To make a meaningful price comparison, you need to collect information about your current supplier, payment method, annual usage and bills for the last 12 months, and then use the ‘ready reckoner’ comparison tables which provide a broad overview. Several services exist allowing you to compare the price.
The potential savings available to you depend on where you live (as prices vary in different parts of the country), whether you want to switch gas or electricity supplier or both, the payment method and whether you have time of use or ‘off peak’ tariffs. Not all suppliers operate in all parts of the country. For details of payment methods, see Chapter 4.
There are many websites that compare gas and electricity prices. It is not possible to compare all available tariffs on comparison websites, as some tariffs are unavailable online, such as dynamic teleswitched (the radio teleswitch which affects customers with meters and tariffs dependent on this, is due to be closed by end of March 2024, albeit this is likely to be extended due to the low rate of smart meter installations) or various time of use tariffs. Websites now have to say that they cannot compare all tariffs,1Ofgem, Decision on implementing the CMA’s recommendation to remove the Whole of Market requirement, July 2018 as they should be transparent about the market coverage they offer to energy customers. It is important to remember that there are more websites out there. Check that any website you use has the Ofgem Confidence Code logo. The Confidence Code sets out the minimum requirements that a provider of an internet domestic gas and electricity price comparison service (service provider) must meet in order to be, and remain, accredited by Ofgem. The prices quoted for energy deals on the accredited websites, and the information given about the offers, are shown in a fair and unbiased way. For an up-to-date list, check Ofgem’s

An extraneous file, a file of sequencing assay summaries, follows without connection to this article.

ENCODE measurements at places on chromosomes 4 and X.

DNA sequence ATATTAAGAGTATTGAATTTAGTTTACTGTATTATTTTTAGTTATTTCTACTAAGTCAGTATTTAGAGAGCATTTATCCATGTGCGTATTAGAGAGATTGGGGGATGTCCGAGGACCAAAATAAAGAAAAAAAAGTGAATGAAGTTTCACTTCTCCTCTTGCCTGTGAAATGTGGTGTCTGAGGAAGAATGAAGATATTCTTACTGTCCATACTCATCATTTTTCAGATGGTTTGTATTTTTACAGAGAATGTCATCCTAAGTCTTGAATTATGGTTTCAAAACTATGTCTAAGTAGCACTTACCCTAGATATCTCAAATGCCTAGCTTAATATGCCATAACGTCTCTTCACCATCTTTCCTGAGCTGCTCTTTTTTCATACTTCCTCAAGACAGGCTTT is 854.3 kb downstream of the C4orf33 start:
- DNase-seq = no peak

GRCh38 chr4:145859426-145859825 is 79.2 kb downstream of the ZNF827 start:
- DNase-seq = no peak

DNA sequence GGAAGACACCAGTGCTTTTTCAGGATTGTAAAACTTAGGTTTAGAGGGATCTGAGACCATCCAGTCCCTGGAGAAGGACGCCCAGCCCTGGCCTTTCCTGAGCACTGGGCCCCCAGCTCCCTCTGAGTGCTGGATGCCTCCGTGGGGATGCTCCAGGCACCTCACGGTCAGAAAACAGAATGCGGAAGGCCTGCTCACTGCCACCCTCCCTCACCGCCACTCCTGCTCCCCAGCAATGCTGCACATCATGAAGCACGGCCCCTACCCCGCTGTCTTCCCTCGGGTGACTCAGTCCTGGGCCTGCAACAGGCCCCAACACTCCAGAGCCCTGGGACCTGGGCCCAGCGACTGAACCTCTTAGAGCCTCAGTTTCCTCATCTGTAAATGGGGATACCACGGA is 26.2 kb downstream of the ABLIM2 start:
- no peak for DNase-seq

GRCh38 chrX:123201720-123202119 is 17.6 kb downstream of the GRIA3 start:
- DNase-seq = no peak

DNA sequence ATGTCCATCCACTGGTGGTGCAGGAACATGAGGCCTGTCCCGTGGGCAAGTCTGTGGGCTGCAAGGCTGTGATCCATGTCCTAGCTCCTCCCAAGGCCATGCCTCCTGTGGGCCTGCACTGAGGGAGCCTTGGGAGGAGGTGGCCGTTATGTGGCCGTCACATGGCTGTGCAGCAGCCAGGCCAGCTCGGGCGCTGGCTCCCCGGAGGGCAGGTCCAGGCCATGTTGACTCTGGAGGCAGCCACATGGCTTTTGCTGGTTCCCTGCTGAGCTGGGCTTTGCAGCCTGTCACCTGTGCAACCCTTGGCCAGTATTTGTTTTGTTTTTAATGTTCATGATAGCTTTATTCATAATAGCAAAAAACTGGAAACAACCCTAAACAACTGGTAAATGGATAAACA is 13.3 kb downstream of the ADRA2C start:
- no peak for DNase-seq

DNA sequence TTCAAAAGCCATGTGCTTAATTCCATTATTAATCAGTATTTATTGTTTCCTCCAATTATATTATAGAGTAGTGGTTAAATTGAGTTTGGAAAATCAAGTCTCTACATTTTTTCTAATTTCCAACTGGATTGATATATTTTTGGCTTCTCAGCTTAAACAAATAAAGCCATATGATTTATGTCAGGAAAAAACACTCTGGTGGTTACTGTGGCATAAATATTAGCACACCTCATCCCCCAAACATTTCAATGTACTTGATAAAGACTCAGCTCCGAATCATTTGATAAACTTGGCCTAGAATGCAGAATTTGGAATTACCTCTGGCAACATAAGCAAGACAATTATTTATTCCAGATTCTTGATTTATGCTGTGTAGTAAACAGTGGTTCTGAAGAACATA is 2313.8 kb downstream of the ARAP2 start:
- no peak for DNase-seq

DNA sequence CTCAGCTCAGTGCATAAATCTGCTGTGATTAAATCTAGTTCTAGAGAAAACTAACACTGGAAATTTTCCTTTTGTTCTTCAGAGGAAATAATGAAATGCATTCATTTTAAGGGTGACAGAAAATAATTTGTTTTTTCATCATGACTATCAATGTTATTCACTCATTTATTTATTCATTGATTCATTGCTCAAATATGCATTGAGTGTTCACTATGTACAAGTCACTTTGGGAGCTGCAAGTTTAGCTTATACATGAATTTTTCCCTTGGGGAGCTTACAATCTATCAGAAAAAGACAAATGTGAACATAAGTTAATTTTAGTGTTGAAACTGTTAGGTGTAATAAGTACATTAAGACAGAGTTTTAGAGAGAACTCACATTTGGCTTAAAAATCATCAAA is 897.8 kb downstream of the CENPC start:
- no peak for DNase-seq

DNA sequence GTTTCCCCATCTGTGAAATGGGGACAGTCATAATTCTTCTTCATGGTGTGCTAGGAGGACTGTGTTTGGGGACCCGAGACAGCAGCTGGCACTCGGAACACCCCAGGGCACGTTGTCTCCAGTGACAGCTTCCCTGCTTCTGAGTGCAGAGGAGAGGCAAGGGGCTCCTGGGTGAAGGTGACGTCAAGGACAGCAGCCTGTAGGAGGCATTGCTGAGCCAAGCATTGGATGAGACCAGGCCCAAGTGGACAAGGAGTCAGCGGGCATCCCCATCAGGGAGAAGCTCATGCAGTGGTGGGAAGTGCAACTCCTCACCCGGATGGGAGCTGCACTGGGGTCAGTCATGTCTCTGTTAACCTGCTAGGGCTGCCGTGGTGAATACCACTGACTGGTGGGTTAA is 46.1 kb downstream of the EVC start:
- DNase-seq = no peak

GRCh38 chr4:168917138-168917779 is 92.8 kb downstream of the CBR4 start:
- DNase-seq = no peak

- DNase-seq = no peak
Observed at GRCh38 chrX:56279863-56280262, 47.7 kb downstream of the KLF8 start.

The Confidence Code requires the service provider to be independent of any gas or electricity supplier. It must be a company which runs its own website and uses its own tariff database and calculating system, not merely hosting those of another service provider, and must try to include price comparisons for all available domestic tariffs. The service provider may take commission from energy suppliers, but this must not influence the information given.
Are there other issues to consider before switching supplier?
Although the price offered by a new supplier may suit you, the other terms and conditions might not and you should check them carefully (see here for other terms and conditions to consider).
Before switching supplier, consider the performance and complaint handling record of the new company. Energy companies must publish regular, detailed complaints data in a common format so that companies can be compared.
You may be entitled to a Warm Home Discount (see here). Before switching, check that your new supplier offers the discount, and you are eligible under its criteria.
1     Ofgem, Decision on implementing the CMA’s recommendation to remove the Whole of Market requirement, July 2018 »